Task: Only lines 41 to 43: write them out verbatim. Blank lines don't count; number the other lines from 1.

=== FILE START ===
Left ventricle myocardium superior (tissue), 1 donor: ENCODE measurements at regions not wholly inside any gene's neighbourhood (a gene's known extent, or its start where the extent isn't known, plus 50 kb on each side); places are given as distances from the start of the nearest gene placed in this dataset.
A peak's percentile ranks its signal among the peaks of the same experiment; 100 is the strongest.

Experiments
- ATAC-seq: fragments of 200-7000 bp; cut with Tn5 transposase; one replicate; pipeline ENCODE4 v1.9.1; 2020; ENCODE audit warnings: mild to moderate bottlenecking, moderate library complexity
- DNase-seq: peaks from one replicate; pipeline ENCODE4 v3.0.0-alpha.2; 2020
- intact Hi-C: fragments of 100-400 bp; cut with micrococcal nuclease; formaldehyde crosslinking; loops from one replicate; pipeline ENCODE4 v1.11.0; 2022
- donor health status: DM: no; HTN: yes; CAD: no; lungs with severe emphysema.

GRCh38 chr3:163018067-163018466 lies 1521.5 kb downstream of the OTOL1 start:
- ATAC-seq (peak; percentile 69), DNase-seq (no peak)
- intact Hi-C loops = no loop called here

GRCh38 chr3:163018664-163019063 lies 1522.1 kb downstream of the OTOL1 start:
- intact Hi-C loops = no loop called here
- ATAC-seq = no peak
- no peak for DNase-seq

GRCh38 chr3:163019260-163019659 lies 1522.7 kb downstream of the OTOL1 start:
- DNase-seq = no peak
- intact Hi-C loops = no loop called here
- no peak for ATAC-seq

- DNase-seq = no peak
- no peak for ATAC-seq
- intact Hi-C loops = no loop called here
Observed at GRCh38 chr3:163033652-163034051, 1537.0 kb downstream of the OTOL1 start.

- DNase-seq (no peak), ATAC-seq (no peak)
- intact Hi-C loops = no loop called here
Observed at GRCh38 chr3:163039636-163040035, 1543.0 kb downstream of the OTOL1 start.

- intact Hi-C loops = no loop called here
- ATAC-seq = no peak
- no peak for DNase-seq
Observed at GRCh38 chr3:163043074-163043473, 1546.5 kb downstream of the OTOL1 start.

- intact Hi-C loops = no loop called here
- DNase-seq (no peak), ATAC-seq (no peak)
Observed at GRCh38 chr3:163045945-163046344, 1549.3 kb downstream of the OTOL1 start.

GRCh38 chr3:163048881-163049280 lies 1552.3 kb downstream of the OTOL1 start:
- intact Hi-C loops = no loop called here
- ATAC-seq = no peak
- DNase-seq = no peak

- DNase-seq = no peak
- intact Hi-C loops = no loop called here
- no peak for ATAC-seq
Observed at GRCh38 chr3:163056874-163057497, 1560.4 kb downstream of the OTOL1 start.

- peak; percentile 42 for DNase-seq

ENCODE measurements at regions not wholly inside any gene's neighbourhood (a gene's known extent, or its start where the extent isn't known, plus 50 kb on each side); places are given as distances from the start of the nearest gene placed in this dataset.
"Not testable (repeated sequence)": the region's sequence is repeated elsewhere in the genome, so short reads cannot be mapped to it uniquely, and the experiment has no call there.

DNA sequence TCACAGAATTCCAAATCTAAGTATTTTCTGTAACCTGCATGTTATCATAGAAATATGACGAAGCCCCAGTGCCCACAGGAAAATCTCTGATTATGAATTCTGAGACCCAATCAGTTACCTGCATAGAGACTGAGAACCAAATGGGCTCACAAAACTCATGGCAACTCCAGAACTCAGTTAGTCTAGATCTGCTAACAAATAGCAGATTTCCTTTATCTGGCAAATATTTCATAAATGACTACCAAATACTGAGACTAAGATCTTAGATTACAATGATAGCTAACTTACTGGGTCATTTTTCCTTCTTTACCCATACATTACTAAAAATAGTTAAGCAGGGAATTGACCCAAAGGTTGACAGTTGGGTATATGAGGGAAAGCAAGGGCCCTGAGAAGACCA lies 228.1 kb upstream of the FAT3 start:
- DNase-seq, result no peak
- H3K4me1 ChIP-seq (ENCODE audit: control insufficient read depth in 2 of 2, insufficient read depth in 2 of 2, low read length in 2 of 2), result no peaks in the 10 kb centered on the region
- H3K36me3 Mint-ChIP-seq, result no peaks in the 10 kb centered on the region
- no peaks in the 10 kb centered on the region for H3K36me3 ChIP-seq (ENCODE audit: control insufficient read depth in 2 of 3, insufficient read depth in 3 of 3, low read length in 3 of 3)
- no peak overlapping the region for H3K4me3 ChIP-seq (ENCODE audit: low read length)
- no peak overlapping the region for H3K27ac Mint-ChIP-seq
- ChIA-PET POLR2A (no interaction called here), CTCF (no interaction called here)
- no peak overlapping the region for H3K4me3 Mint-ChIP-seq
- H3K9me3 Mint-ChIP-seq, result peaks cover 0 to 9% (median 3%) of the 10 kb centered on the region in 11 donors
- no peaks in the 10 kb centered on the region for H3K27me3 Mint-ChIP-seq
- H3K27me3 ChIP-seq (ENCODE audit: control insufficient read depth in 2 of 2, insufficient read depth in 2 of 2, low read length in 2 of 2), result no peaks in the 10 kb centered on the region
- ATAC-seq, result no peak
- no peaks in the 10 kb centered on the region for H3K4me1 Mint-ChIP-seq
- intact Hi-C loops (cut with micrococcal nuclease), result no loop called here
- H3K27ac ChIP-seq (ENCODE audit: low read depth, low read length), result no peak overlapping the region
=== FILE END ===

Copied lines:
- peak; percentile 42 for DNase-seq

ENCODE measurements at regions not wholly inside any gene's neighbourhood (a gene's known extent, or its start where the extent isn't known, plus 50 kb on each side); places are given as distances from the start of the nearest gene placed in this dataset.
"Not testable (repeated sequence)": the region's sequence is repeated elsewhere in the genome, so short reads cannot be mapped to it uniquely, and the experiment has no call there.